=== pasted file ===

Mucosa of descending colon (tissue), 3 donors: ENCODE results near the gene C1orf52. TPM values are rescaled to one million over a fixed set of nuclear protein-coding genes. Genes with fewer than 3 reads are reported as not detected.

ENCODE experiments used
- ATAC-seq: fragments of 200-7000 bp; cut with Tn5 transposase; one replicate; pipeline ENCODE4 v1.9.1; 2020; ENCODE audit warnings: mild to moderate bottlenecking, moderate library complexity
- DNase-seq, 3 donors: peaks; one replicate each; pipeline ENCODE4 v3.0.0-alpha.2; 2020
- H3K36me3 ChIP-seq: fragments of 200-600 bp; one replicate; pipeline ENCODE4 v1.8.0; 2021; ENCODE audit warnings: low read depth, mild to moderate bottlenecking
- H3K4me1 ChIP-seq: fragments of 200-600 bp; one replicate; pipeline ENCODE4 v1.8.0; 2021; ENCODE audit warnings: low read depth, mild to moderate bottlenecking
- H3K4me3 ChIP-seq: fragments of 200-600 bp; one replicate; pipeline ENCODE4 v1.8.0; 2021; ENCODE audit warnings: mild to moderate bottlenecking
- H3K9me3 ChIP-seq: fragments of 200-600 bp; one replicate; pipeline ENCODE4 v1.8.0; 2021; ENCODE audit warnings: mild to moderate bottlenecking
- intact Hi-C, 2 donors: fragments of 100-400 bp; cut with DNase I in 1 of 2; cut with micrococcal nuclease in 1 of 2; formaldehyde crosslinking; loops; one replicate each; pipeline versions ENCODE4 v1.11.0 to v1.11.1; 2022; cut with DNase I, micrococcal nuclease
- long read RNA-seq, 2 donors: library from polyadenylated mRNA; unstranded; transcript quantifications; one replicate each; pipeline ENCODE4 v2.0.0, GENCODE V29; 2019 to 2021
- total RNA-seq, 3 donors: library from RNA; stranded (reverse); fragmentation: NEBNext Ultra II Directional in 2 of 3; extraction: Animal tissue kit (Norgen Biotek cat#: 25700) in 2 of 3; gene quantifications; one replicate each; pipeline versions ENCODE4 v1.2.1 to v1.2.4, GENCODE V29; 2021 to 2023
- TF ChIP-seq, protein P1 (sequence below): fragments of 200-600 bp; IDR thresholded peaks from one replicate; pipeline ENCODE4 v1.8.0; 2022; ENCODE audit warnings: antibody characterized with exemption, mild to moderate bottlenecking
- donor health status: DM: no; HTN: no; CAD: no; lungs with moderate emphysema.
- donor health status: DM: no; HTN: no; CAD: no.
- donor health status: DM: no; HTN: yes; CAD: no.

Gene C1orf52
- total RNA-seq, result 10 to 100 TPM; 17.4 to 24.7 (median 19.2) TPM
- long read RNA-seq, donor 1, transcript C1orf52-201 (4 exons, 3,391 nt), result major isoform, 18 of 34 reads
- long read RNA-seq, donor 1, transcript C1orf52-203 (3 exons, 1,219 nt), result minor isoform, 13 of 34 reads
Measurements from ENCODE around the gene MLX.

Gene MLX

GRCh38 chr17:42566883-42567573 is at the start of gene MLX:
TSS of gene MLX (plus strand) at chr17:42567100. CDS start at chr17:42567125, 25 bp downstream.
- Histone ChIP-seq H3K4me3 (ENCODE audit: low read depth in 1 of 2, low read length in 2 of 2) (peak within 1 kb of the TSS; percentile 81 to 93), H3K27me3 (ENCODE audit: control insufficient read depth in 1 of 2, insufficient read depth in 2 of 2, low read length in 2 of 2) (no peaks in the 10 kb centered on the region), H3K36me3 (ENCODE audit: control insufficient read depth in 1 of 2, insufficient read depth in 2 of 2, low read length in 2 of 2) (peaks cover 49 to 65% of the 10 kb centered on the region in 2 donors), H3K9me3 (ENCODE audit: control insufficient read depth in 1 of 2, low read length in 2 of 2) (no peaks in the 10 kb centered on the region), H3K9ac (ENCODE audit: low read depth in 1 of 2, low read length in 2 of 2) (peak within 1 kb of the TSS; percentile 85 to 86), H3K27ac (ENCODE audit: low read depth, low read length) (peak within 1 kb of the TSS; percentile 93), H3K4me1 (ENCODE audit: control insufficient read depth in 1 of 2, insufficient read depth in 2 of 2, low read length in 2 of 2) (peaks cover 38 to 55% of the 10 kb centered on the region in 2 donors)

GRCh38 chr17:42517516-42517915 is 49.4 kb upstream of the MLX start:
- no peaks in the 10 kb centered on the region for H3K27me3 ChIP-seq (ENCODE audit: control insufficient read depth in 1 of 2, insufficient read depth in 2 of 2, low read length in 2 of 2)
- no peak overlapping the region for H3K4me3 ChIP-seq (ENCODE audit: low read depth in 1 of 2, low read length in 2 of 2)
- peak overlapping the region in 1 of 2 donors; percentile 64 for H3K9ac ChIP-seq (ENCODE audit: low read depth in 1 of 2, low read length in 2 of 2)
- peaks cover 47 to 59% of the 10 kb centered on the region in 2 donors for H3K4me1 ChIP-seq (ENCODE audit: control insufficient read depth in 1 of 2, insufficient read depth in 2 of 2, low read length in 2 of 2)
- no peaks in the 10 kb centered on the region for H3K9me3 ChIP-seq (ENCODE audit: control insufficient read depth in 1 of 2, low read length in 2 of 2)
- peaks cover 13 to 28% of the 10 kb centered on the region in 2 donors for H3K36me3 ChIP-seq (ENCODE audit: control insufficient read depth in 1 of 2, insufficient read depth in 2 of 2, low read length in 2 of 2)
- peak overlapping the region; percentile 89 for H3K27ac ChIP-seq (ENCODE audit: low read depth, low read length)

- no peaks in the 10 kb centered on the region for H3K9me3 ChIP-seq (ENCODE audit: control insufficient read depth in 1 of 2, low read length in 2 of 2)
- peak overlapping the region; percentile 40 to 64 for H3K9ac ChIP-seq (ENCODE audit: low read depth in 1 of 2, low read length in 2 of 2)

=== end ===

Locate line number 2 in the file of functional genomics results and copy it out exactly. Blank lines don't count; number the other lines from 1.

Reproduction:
ENCODE experiments used